Being Alone to be Better Together

written by Erin Garwood, M.A.

As you continue settling into a routine of online classes, Zoom parties, and delivery food you may have noticed how much time you are spending at home with your partner(s). As you are living, working, and playing from home, it will become increasingly important to understand the coping styles of yourself and your partner(s). Knowing more about the different ways people cope with stress may help avoid increased strain on your relationship.


Some personality traits that may be associated with coping styles are introversion and extroversion. While these traits are more complex than having or not having, it can be helpful to know that these traits impact coping styles. Some individuals may feel recharged after being around others, but some may need to be alone to regain energy and cope. This alone time can help people slow down and connect with their feelings while also restoring spent energy. This coping style may be difficult given the current nature of working and living from home, especially if living with a partner or partners. You may find it difficult to create a space in which to be alone and away from others.


Communication. Regardless of the style of your recharging strategy, the most important skill is communication. It may seem like a simple task but being able to communicate with your partner(s) may greatly improve everyone's ability to cope and recharge in the most helpful way. Have a conversation about what you find helpful and what you need to recharge yourself, and ask your partner(s) the same. It may also be important to ask how you will know if your partner would like alone time or would like to spend time together. Having conversations about coping styles and creating a plan for how to implement this coping will help avoid confusion or misunderstandings later.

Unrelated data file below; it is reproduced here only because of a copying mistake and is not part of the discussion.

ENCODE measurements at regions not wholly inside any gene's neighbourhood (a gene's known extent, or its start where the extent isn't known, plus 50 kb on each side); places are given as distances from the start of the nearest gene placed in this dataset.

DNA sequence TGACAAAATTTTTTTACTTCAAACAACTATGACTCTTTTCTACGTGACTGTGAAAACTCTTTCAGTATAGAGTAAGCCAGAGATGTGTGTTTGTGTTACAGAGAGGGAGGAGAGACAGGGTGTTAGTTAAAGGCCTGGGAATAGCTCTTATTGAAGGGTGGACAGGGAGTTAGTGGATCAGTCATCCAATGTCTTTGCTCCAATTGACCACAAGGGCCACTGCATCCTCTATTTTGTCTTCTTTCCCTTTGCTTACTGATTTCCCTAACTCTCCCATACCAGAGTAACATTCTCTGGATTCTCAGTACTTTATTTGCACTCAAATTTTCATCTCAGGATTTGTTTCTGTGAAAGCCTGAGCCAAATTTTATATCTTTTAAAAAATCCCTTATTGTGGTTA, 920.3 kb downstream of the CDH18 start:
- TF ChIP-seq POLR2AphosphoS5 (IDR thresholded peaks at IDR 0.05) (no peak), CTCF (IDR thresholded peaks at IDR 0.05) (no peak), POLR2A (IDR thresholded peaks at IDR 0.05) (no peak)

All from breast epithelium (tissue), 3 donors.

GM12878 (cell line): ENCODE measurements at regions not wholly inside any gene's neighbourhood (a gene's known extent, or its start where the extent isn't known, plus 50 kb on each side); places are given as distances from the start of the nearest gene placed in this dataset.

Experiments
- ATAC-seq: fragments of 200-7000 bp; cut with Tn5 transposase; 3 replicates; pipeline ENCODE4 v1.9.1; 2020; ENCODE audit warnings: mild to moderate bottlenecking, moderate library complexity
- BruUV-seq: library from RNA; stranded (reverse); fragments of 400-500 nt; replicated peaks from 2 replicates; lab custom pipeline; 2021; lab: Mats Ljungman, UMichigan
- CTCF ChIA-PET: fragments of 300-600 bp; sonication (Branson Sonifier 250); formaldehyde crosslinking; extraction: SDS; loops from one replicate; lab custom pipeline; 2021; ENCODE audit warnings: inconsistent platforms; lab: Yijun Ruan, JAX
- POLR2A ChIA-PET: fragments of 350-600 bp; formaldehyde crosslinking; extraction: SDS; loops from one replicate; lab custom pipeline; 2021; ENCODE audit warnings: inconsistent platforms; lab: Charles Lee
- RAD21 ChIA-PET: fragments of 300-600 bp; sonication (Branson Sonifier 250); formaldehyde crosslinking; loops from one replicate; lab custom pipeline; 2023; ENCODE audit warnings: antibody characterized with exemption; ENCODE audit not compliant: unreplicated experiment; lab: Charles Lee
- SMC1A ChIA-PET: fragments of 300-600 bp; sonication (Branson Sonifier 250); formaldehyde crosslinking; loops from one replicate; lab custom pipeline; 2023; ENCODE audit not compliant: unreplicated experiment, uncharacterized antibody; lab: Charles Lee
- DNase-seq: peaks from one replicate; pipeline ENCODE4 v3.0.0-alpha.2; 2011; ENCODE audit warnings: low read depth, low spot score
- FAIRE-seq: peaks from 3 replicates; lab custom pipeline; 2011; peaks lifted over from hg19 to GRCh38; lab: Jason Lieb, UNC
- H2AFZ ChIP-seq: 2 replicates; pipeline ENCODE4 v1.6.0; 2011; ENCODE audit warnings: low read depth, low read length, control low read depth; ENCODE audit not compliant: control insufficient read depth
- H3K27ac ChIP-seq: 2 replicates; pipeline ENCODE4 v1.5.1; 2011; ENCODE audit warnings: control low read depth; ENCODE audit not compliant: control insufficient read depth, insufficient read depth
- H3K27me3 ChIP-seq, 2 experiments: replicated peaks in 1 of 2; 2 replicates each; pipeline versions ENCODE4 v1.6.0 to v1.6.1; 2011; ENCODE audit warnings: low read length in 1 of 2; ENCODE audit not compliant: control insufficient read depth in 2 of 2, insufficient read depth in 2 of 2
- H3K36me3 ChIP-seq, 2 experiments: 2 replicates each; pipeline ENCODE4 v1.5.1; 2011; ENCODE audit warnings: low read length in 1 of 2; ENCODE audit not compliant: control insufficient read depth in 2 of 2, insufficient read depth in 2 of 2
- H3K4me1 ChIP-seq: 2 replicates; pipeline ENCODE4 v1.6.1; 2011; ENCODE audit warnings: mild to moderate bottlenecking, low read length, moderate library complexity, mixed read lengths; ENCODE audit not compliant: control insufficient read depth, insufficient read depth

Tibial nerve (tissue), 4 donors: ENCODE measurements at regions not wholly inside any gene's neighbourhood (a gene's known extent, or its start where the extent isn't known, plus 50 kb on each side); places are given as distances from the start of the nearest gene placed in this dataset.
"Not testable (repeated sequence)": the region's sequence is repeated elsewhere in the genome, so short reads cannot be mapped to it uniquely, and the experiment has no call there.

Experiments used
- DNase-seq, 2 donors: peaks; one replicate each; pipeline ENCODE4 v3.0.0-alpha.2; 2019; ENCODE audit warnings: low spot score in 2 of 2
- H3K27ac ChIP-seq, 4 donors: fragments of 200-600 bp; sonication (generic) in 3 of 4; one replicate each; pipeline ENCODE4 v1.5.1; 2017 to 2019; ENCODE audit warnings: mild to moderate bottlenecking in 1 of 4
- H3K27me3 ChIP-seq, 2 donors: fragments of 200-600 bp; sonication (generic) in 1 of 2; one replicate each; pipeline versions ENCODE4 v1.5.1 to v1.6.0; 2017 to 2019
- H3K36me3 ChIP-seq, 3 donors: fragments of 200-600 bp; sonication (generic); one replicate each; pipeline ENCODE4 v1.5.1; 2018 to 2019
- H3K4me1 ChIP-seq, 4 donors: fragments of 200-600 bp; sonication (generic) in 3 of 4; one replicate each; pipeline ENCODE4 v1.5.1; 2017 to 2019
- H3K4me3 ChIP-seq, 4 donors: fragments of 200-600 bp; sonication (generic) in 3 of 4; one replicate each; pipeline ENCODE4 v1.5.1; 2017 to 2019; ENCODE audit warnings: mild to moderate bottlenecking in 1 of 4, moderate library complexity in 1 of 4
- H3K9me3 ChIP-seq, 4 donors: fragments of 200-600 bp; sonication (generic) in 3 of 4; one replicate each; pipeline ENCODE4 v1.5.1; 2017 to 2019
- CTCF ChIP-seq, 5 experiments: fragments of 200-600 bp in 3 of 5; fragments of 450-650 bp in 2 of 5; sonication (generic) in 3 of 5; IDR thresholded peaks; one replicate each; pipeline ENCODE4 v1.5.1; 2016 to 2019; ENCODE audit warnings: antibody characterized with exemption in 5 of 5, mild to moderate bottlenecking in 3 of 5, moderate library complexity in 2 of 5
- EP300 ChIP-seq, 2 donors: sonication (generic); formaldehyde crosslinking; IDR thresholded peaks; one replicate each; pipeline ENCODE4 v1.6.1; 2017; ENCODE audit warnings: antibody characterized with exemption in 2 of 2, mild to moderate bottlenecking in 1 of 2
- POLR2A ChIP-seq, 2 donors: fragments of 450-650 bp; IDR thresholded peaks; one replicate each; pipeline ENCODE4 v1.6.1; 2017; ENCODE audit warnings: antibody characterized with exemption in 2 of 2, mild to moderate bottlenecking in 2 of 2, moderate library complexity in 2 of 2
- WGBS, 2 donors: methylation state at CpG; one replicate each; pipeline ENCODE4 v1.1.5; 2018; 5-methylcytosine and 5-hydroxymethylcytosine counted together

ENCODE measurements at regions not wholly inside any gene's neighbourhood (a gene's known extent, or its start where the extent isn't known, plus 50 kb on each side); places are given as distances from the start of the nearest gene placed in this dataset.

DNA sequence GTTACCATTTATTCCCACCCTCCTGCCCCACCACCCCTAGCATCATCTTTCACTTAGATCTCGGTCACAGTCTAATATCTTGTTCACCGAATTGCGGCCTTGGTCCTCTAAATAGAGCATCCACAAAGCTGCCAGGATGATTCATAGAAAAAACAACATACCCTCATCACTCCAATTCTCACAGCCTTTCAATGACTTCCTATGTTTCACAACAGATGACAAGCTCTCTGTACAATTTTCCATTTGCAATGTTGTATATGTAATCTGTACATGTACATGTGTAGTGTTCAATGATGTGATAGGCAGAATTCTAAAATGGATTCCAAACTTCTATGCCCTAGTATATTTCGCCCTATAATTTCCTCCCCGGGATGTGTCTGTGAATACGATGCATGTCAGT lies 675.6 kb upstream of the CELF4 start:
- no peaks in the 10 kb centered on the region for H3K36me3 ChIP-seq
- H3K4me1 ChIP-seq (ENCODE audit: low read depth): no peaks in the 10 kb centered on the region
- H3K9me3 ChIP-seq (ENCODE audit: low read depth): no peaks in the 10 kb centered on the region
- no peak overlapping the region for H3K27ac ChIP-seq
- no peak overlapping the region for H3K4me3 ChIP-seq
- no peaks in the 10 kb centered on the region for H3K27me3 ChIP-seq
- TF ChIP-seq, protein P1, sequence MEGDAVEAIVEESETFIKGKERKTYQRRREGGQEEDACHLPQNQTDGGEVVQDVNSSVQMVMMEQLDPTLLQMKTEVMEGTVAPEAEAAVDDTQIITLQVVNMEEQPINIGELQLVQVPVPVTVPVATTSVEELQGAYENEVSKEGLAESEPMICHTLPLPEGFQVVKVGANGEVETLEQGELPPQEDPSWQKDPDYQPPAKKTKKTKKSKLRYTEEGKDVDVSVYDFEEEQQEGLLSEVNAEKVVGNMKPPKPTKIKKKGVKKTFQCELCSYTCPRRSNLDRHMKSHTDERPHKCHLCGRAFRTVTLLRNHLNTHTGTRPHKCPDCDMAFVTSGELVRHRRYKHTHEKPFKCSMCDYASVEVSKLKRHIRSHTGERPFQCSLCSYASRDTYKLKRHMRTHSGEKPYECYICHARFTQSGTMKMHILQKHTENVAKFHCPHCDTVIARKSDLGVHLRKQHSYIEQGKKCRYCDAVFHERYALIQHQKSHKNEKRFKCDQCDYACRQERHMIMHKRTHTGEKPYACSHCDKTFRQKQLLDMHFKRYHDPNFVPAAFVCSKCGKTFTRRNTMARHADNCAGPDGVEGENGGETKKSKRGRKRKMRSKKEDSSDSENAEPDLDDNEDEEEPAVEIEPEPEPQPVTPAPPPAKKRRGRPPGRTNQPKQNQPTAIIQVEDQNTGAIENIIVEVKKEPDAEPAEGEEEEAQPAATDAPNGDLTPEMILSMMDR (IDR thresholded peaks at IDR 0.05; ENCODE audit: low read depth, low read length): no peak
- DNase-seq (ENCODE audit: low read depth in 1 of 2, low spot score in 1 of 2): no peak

Physical space. Finding the physical space to have alone time may also be a challenge when living with others. While spending time outside and going for a walk is helpful, you may need to get creative about how to construct a personal space inside. This may include communicating with your partner that you would like to be in a different room by yourself. It may also include creating separate spaces within the same room that are designated for alone time. Again, regardless of how you create the space, the most important tool will be communicating with your partner(s) about what you need.


Your relationship may be experiencing new and unprecedented joys and achievements as well as complexities and stressors. It is important to remember that these new experiences for your relationship will also require new understandings and communication of coping styles and boundaries. You may need more alone time than you ever have before, and finding ways to communicate that to your partner(s) may help strengthen your relationship in new and exciting ways.